UK rents rose by 1.8% in year to June

UK rents in the private rental sector rose by 1.8% in the year to June 2017, according to the most recent data released by the Office for National Statistics.

This represented the third consecutive month of rental growth at this figure, suggesting those with landlord insurance are enjoying steady yields.

Rental Rises

Rents in England rose by 1.9% in the month, while those in Wales increased by 1.1%. Scotland saw only a small rise, of 0.2%.

By region, London saw a slower rate of growth, of 1.3% over the yearly period. This was 0.5% below the national rate.

The largest increases were in the South East, at 2.8%, unchanged from May. This was closely followed by the East Midlands at 2.6%, the South West at 2.4% and the East of England at 2.3%.

On the other hand, the smallest annual rental rises were evident in the North West, where growth stood at just 0.5%. The North West saw increases of 1.5%.

UK rents rose by 1.8% in year to June

UK rents rose by 1.8% in year to June


In addition, the data shows that between January 2011 and June 2017, rents rose by 14.8%, driven by historical growth in private rental fees inside of London. When the capital is excluded, prices rose by 10.8% over the same period.

There has however been a slowdown in private rental price growth since the end of 2015. Since 2011, rental prices in England have risen more than those in Wales and Scotland.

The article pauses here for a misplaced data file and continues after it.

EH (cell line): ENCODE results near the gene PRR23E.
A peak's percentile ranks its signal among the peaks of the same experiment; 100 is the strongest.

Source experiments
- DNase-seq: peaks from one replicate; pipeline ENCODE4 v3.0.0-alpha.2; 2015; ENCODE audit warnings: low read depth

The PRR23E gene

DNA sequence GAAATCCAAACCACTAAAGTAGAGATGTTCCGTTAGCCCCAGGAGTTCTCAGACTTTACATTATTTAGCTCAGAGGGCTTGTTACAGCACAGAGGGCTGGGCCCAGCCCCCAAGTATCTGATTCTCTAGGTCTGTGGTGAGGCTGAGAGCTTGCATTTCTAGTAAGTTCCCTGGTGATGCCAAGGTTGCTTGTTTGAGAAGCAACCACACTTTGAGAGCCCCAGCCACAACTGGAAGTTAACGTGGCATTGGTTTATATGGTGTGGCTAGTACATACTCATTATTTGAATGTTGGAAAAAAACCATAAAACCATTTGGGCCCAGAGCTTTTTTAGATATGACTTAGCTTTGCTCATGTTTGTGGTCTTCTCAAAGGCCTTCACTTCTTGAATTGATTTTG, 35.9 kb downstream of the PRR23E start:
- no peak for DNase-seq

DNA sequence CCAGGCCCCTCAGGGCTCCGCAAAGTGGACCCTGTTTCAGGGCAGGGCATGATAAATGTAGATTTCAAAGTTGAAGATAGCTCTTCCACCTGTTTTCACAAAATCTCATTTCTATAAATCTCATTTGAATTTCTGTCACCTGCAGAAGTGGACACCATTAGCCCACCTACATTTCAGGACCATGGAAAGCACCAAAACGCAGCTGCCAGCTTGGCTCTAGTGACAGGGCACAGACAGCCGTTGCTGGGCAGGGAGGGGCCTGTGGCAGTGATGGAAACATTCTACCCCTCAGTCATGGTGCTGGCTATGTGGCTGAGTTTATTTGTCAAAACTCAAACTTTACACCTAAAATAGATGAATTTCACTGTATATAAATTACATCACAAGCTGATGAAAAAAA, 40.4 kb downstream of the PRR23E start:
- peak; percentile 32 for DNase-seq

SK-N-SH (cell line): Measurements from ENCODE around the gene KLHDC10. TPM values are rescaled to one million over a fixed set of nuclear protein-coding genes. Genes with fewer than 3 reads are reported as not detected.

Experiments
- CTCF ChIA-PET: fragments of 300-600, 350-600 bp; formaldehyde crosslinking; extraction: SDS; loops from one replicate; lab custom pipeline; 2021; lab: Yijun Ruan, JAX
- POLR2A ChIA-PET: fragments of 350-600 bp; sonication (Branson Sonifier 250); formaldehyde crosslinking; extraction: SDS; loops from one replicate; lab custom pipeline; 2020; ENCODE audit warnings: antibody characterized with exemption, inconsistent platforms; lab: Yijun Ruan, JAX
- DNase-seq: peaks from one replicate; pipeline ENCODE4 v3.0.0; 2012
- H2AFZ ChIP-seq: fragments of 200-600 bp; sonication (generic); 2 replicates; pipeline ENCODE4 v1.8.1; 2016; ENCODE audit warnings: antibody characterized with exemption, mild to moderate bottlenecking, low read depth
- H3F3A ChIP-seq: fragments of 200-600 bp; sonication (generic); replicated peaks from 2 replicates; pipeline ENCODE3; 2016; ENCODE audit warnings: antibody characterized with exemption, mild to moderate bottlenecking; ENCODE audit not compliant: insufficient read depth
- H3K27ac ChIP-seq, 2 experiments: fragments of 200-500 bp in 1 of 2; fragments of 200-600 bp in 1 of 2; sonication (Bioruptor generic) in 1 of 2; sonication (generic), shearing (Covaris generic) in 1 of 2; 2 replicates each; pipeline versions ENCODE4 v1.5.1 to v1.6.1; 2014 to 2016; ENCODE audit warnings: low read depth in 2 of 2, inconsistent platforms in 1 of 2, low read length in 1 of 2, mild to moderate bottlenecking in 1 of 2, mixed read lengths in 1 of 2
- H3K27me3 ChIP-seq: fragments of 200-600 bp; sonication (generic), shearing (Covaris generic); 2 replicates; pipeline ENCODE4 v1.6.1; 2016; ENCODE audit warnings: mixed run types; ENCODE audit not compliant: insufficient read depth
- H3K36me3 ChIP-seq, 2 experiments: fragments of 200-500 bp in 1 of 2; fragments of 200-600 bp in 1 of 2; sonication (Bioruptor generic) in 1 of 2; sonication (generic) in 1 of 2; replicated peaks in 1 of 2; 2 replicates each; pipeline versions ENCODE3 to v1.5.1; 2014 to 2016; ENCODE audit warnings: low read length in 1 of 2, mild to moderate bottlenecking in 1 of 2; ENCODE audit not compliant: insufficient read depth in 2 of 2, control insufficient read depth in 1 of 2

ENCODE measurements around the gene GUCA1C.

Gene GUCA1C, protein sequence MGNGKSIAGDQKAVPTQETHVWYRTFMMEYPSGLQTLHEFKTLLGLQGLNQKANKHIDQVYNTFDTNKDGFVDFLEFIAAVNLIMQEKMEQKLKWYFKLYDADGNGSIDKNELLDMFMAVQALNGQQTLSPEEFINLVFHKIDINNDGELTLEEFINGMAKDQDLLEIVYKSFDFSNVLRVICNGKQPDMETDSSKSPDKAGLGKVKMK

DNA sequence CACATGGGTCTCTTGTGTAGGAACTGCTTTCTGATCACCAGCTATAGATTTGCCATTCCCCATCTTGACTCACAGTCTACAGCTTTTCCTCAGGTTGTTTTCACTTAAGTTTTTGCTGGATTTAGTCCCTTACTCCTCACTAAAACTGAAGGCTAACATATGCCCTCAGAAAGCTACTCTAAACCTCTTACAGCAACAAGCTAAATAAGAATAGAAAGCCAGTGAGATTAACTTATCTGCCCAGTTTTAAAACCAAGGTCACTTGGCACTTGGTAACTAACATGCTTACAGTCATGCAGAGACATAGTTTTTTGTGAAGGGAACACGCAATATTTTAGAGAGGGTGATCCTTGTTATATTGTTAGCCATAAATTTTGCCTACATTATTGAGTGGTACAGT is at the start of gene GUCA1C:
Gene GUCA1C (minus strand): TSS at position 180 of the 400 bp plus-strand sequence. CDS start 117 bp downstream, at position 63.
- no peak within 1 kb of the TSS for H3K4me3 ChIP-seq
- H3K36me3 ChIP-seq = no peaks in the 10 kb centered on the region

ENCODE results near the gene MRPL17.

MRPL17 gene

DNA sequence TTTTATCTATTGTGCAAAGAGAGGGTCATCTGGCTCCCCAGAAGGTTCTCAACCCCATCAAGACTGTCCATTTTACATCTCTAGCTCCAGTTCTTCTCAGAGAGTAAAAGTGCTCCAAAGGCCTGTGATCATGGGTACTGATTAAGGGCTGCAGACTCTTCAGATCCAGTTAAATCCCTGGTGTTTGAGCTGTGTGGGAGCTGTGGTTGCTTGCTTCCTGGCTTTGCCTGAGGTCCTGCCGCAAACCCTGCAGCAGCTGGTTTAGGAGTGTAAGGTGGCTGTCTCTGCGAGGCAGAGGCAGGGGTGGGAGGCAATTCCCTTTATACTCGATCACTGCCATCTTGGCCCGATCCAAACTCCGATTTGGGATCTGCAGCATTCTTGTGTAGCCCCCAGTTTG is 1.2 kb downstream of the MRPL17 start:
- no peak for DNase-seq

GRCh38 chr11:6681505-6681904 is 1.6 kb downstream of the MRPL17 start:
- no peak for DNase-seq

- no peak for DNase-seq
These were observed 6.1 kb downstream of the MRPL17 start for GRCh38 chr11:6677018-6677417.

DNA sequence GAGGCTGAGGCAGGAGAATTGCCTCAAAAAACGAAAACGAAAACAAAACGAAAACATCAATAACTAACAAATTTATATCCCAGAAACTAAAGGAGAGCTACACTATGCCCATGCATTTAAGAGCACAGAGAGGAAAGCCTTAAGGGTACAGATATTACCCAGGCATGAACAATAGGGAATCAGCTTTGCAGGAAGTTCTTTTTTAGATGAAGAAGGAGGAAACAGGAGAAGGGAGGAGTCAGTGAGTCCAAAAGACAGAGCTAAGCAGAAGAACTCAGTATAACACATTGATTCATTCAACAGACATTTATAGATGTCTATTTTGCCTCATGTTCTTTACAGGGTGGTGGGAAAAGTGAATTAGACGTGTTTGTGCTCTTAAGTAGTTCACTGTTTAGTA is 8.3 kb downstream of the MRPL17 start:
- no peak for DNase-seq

In Wales, the annual rate of change to June was 1.1% – the first time that this rate has been above 1% since February 2012.

For Scotland, growth is more subdued, staying around the zero mark since August 2016. This could be due to stronger supply and lesser demand in the country.

John Goodall,, CEO and co-founder of Landbay, observed: “While the pace of house price growth may have slowed, house prices still continue to rise, ultimately meaning that fewer people can afford to buy, which can only place greater pressure on the UK’s rental sector. For that reason it’s essential that new construction is planned across all tenures, so that rents don’t escalate to the point where they’re inhibiting aspiring homeowners’ ability to save for a deposit.’[1]

‘Quite simply, we need to build more purpose built rental homes to support those hoping to take their first steps onto the property ladder.’[1]


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